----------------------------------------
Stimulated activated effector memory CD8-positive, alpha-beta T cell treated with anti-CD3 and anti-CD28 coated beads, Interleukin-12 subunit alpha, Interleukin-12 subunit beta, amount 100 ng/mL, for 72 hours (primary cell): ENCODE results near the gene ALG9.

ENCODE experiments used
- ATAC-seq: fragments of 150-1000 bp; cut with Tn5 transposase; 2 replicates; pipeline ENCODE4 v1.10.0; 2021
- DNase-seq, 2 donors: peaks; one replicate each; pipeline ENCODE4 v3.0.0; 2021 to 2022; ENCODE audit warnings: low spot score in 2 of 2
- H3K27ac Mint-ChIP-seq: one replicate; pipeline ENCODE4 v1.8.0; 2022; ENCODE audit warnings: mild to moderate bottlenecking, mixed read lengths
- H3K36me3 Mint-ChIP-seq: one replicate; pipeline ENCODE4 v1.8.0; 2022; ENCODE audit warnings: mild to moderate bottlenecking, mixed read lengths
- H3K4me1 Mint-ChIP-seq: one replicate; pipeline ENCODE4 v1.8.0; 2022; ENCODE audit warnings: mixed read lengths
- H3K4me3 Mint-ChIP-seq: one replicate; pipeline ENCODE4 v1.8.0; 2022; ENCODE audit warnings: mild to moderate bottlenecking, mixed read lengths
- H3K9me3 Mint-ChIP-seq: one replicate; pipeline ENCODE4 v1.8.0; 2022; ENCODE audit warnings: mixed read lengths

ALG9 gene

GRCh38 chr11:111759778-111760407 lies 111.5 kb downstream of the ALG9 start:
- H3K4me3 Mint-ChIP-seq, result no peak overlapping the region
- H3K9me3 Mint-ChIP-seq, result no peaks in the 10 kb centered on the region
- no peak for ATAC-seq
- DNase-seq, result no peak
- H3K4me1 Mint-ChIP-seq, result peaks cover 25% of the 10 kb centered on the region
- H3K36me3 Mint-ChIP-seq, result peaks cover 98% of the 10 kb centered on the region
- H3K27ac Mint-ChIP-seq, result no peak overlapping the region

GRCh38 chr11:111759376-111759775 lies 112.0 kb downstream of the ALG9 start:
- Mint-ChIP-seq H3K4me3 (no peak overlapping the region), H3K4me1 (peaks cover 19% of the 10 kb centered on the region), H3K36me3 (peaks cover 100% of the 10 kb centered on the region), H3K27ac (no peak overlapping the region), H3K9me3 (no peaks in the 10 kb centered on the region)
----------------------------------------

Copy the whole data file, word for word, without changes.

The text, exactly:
Stimulated activated effector memory CD8-positive, alpha-beta T cell treated with anti-CD3 and anti-CD28 coated beads, Interleukin-12 subunit alpha, Interleukin-12 subunit beta, amount 100 ng/mL, for 72 hours (primary cell): ENCODE results near the gene ALG9.

ENCODE experiments used
- ATAC-seq: fragments of 150-1000 bp; cut with Tn5 transposase; 2 replicates; pipeline ENCODE4 v1.10.0; 2021
- DNase-seq, 2 donors: peaks; one replicate each; pipeline ENCODE4 v3.0.0; 2021 to 2022; ENCODE audit warnings: low spot score in 2 of 2
- H3K27ac Mint-ChIP-seq: one replicate; pipeline ENCODE4 v1.8.0; 2022; ENCODE audit warnings: mild to moderate bottlenecking, mixed read lengths
- H3K36me3 Mint-ChIP-seq: one replicate; pipeline ENCODE4 v1.8.0; 2022; ENCODE audit warnings: mild to moderate bottlenecking, mixed read lengths
- H3K4me1 Mint-ChIP-seq: one replicate; pipeline ENCODE4 v1.8.0; 2022; ENCODE audit warnings: mixed read lengths
- H3K4me3 Mint-ChIP-seq: one replicate; pipeline ENCODE4 v1.8.0; 2022; ENCODE audit warnings: mild to moderate bottlenecking, mixed read lengths
- H3K9me3 Mint-ChIP-seq: one replicate; pipeline ENCODE4 v1.8.0; 2022; ENCODE audit warnings: mixed read lengths

ALG9 gene

GRCh38 chr11:111759778-111760407 lies 111.5 kb downstream of the ALG9 start:
- H3K4me3 Mint-ChIP-seq, result no peak overlapping the region
- H3K9me3 Mint-ChIP-seq, result no peaks in the 10 kb centered on the region
- no peak for ATAC-seq
- DNase-seq, result no peak
- H3K4me1 Mint-ChIP-seq, result peaks cover 25% of the 10 kb centered on the region
- H3K36me3 Mint-ChIP-seq, result peaks cover 98% of the 10 kb centered on the region
- H3K27ac Mint-ChIP-seq, result no peak overlapping the region

GRCh38 chr11:111759376-111759775 lies 112.0 kb downstream of the ALG9 start:
- Mint-ChIP-seq H3K4me3 (no peak overlapping the region), H3K4me1 (peaks cover 19% of the 10 kb centered on the region), H3K36me3 (peaks cover 100% of the 10 kb centered on the region), H3K27ac (no peak overlapping the region), H3K9me3 (no peaks in the 10 kb centered on the region)